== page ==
“There’s nothing straightforward about it.”

Following on from yesterday’s Emergency General Meeting (EGM) of Anglo Irish Bank, the Irish Times has a number of articles on the nationalisation of the “fundamentally unsound” bank – notably the potential cost of that nationalisation, the major shareholders, and how the taxpayer is now playing banker to property investors. Meanwhile in the US troubled Citigroup is to split in two, “Citicorp and Citi Holdings, to focus its executives’ attention on its stronger remaining businesses while winding down its money-losing operations” [details in the Citigroup statement], which seems to go some way towards what Mick’s diverse podcast guests seemed to agree was the [only?] way forward here [not that Mets fans will be getting any relief – Ed]. But even there, some think Citigroup’s move won’t be enough..

“What we have is a weird, shadow nationalization,” said Karen Shaw Petrou, managing partner at Federal Financial Analytics, a consulting firm in Washington. “The government does not want to and should not want to own banks. But if they get forced into that situation, they should resolve that situation. Here, what you have is a huge diversified financial services industry with recognized losses and looming losses in every aspect of its operations. There’s nothing straightforward about it.”

The article suggests the US will need to might create a new ‘bad bank’, something the UK government appears to be considering as Gordon Brown calls on banks to “come clean” about “toxic assets”.

But everyone’s hero, Robert Peston, expects not a ‘bad’ bank for the UK, but “the mother-of-all bank insurance schemes.”

Which is, as the earlier New York Times article points out, what the US has just tried.

The approximately $120 billion aid package on Thursday for Bank of America — including injections of capital and absorbed losses — as well as a $300 billion package in November for Citigroup both represented displays of financial gymnastics aimed at providing capital without appearing to take commanding equity stakes.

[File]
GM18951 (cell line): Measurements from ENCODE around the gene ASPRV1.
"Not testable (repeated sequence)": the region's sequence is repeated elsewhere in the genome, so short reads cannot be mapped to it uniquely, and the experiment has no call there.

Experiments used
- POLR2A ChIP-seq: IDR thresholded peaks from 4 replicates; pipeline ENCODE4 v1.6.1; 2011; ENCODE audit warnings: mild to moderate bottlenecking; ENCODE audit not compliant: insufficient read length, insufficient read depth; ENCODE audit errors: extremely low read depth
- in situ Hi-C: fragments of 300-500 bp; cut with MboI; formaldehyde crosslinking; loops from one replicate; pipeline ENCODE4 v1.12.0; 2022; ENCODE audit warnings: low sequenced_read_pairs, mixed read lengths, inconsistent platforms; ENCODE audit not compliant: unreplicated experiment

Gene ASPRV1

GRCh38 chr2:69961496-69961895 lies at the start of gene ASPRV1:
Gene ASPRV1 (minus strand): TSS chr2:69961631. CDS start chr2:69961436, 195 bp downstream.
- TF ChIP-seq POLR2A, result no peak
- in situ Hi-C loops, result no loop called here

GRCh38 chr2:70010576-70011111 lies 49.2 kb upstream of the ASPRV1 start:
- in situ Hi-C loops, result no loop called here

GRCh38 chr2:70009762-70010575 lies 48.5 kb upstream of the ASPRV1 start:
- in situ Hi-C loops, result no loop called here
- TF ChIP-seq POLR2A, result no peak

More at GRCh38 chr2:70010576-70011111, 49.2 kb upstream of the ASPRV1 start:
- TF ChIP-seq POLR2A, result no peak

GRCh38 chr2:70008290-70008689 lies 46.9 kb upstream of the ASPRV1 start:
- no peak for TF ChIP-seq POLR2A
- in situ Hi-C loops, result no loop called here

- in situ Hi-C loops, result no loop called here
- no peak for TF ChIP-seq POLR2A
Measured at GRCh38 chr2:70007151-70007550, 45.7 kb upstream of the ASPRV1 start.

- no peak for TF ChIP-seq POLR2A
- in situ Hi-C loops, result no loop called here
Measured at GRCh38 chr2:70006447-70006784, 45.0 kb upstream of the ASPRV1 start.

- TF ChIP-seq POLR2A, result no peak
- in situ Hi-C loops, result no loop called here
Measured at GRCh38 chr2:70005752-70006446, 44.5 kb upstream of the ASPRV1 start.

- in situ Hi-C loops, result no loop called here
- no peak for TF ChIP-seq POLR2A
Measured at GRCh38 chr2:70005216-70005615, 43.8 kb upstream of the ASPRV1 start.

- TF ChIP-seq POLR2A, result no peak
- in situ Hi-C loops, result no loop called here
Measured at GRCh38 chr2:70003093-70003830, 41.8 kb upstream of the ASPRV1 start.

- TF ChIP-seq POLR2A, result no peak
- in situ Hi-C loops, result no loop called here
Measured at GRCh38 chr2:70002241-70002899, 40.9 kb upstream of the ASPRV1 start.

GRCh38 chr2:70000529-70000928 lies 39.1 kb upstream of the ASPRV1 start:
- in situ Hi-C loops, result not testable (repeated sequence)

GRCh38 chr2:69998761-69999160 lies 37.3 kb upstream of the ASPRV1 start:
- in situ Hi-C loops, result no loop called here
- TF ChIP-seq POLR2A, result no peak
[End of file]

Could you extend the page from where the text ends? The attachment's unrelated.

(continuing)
Treasury and Fed officials accomplished that trick by structuring the deals like insurance programs for big bundles of the banks’ most toxic assets.

Instead of investing tens of billions of taxpayer dollars in exchange for preferred shares in the banks, which has been the Treasury Department’s approach so far with its capital infusions, the government essentially liberated the banks from some of their most threatening assets.

The trouble with the new approach, analysts say, is that it is likely to conceal the amount of risk that taxpayers are taking on. If the government-guaranteed securities turn out to be worthless, the cost of the insurance would be much higher than if the Treasury Department had simply bailed out the banks with cash in the first place.

And to jump back to the end quote from the NYT article

But a growing number of analysts warned that the approach may be too clever, because it gives policy makers too many ways to conceal true problems at banks and true risks to taxpayers.

“What we have is a weird, shadow nationalization,” said Karen Shaw Petrou, managing partner at Federal Financial Analytics, a consulting firm in Washington. “The government does not want to and should not want to own banks. But if they get forced into that situation, they should resolve that situation. Here, what you have is a huge diversified financial services industry with recognized losses and looming losses in every aspect of its operations. There’s nothing straightforward about it.”

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